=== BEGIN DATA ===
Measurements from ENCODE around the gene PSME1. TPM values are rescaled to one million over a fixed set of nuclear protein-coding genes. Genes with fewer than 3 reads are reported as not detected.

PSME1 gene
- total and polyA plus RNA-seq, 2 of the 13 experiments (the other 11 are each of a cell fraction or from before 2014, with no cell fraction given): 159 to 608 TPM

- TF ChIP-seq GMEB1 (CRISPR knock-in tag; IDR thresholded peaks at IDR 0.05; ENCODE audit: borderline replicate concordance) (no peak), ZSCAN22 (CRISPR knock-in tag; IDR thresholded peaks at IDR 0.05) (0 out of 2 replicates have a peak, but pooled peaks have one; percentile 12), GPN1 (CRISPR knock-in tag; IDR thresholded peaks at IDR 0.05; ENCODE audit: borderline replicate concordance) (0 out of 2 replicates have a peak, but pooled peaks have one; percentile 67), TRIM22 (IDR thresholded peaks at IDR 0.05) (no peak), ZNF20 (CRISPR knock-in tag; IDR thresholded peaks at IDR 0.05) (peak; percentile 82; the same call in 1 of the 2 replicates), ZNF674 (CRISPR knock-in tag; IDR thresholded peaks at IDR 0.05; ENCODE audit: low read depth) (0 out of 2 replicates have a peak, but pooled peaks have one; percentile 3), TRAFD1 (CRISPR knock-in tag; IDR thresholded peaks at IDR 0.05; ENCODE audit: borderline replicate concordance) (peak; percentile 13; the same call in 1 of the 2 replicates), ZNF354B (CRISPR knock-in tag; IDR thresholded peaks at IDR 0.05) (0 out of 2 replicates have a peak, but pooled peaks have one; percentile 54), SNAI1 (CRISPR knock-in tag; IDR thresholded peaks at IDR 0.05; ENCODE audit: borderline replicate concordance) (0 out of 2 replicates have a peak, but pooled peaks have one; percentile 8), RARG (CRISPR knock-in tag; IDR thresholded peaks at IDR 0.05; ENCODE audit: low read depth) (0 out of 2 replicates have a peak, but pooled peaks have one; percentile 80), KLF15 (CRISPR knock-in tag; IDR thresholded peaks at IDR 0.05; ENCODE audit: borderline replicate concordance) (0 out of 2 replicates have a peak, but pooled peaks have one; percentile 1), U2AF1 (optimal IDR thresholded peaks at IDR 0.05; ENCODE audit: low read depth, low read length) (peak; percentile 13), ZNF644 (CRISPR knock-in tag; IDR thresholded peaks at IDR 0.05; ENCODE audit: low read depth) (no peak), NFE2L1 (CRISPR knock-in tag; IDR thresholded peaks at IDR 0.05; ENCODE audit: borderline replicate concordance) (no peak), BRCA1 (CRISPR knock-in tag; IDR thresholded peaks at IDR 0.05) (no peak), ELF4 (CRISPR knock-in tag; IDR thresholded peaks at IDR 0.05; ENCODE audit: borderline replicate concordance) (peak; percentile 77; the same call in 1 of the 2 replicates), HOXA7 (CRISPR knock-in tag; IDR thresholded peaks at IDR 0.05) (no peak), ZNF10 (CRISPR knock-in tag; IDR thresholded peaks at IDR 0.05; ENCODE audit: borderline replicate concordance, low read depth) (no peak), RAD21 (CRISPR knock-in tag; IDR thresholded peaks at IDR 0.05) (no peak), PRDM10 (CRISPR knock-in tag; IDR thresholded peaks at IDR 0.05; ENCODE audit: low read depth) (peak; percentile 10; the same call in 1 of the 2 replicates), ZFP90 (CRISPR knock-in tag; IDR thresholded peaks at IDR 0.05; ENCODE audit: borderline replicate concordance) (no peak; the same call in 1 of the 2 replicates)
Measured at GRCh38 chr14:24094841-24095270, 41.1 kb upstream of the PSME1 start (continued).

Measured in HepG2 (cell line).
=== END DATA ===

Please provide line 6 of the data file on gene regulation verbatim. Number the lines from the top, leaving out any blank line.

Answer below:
Measured in HepG2 (cell line).